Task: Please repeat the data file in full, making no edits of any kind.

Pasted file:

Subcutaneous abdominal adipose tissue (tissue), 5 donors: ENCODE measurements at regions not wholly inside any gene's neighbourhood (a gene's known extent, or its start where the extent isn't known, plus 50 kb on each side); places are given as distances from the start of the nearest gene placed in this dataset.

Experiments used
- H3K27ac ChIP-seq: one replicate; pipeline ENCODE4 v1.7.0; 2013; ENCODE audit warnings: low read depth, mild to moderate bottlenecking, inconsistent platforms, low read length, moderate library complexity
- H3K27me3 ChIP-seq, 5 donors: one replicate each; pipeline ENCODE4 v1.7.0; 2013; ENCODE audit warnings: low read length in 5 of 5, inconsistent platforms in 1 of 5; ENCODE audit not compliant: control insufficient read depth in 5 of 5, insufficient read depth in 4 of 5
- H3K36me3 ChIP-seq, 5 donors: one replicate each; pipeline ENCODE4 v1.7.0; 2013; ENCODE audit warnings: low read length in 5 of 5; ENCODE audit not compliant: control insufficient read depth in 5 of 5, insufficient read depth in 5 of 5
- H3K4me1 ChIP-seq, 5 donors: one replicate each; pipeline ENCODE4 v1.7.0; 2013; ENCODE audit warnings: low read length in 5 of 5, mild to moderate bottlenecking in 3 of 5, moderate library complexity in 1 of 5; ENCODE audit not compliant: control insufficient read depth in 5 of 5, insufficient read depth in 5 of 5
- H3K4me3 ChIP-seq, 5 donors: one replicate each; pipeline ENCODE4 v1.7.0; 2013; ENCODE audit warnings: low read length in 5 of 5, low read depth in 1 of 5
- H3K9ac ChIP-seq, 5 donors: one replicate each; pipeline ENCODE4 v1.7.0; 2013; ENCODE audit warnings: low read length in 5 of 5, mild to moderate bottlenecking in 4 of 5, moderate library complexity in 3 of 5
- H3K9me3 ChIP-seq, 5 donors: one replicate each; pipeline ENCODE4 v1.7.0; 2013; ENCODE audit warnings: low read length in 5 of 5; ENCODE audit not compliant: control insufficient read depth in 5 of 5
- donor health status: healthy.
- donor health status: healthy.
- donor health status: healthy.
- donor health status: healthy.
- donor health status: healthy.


Subcutaneous abdominal adipose tissue (tissue), 5 donors: ENCODE measurements at regions not wholly inside any gene's neighbourhood (a gene's known extent, or its start where the extent isn't known, plus 50 kb on each side); places are given as distances from the start of the nearest gene placed in this dataset.

Experiments used
- H3K27ac ChIP-seq: one replicate; pipeline ENCODE4 v1.7.0; 2013; ENCODE audit warnings: low read depth, mild to moderate bottlenecking, inconsistent platforms, low read length, moderate library complexity
- H3K27me3 ChIP-seq, 5 donors: one replicate each; pipeline ENCODE4 v1.7.0; 2013; ENCODE audit warnings: low read length in 5 of 5, inconsistent platforms in 1 of 5; ENCODE audit not compliant: control insufficient read depth in 5 of 5, insufficient read depth in 4 of 5
- H3K36me3 ChIP-seq, 5 donors: one replicate each; pipeline ENCODE4 v1.7.0; 2013; ENCODE audit warnings: low read length in 5 of 5; ENCODE audit not compliant: control insufficient read depth in 5 of 5, insufficient read depth in 5 of 5
- H3K4me1 ChIP-seq, 5 donors: one replicate each; pipeline ENCODE4 v1.7.0; 2013; ENCODE audit warnings: low read length in 5 of 5, mild to moderate bottlenecking in 3 of 5, moderate library complexity in 1 of 5; ENCODE audit not compliant: control insufficient read depth in 5 of 5, insufficient read depth in 5 of 5
- H3K4me3 ChIP-seq, 5 donors: one replicate each; pipeline ENCODE4 v1.7.0; 2013; ENCODE audit warnings: low read length in 5 of 5, low read depth in 1 of 5
- H3K9ac ChIP-seq, 5 donors: one replicate each; pipeline ENCODE4 v1.7.0; 2013; ENCODE audit warnings: low read length in 5 of 5, mild to moderate bottlenecking in 4 of 5, moderate library complexity in 3 of 5
- H3K9me3 ChIP-seq, 5 donors: one replicate each; pipeline ENCODE4 v1.7.0; 2013; ENCODE audit warnings: low read length in 5 of 5; ENCODE audit not compliant: control insufficient read depth in 5 of 5
- donor health status: healthy.
- donor health status: healthy.
- donor health status: healthy.
- donor health status: healthy.
- donor health status: healthy.